They also have a Portman Building Society One Year Bond at 7.5 per cent gross, with pounds 6,000 invested; a Bristol & West Six Month Bond at 7.45 per cent; together with a Birmingham Midshires Tessa and National Savings 7th Index Linked Certificates. Having pounds 26,000 on deposit probably means that their money is not working as hard as it might.

In fact, Patrick is happy to maintain pounds 7,000/pounds 8,000 in cash and to take a five to 10-year view of returns on equities. With this in mind, I suggest that over the next six months as the various fixed term bonds mature they move towards asset based investments to include using their PEP allowance for this tax year, before it disappears.

If they are nervous about the short-term outlook for equities they might consider the M&G Corporate Bond PEP, which carries no bid/offer spread but has exit charges in the first five years. Saving pounds 200-pounds 300 per month means checking regularly that they are obtaining the best available interest rate.

At present Patrick and Claire feel that they do not need to insure their lives or their incomes. With secure jobs that provide a package including death in service benefits worth two times salary, plus a pension for the survivor, combined with full salary for six months and 50 per cent for the following six months in the event of sickness or disability, they could well be right.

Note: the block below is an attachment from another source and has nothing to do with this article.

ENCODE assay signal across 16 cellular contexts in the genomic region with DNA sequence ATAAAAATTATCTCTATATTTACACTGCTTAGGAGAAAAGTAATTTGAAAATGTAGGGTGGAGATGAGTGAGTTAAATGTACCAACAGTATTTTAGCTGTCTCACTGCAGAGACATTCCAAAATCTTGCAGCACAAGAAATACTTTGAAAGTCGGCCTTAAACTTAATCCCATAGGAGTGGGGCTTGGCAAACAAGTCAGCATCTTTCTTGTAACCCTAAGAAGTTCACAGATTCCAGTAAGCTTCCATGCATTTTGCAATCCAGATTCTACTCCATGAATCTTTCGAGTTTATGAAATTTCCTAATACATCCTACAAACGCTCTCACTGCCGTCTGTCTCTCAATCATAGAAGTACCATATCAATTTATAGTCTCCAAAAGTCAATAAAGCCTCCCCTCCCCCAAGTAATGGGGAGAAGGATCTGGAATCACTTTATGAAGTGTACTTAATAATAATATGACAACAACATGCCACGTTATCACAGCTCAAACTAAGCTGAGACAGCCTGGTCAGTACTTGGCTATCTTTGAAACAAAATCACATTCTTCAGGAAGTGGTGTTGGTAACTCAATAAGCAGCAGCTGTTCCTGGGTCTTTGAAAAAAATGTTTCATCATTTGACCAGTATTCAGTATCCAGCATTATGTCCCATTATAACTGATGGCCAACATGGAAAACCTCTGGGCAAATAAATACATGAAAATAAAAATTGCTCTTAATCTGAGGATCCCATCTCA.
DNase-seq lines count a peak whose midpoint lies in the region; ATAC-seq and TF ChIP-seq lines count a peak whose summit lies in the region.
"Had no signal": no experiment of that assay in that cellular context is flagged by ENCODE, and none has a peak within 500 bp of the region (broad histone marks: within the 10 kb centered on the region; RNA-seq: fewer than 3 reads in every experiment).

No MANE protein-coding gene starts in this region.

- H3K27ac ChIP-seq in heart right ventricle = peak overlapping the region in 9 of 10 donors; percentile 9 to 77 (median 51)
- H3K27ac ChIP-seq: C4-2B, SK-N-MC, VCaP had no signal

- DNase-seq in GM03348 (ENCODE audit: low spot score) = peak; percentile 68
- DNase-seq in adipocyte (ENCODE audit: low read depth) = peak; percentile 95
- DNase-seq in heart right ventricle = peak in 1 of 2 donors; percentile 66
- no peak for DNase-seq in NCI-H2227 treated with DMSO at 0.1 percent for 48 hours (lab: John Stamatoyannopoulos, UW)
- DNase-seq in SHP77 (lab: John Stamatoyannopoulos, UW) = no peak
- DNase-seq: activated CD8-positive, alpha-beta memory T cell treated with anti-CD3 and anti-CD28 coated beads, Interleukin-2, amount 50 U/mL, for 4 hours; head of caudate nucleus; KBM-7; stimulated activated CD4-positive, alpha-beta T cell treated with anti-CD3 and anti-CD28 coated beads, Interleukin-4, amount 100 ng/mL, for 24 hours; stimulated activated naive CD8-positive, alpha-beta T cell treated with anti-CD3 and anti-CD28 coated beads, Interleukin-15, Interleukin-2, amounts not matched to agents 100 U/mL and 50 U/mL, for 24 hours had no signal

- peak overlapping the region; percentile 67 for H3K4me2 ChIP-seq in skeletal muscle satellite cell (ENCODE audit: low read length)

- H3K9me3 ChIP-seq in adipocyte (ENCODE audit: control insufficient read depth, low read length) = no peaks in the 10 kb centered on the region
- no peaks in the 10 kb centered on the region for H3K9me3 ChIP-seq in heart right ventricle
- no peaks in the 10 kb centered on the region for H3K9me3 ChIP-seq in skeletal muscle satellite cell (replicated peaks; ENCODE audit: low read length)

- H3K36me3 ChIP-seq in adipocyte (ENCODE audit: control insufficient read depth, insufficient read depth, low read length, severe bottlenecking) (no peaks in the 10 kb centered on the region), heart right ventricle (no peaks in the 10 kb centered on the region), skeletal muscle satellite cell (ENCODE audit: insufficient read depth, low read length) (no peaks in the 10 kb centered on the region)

However, I would recommend that they take up "decreasing term assurance" to cover their repayment mortgage. With pounds 33,000 of the mortgage currently outstanding the bulk of the death in service benefit would be used up. A reputable company such as Norwich Union would provide this type of cover for around pounds 6.50 per month and for an additional pounds 8.56 per month would extend the cover to pay out on the diagnosis of a critical illness such as cancer, heart attack, stroke.

Finally, they should make their wills, not least because it ensures that what they want to happen to their estate happens, but also, as they have individual savings and bank accounts it would ease probate and generally smooth the passage of events during a difficult time.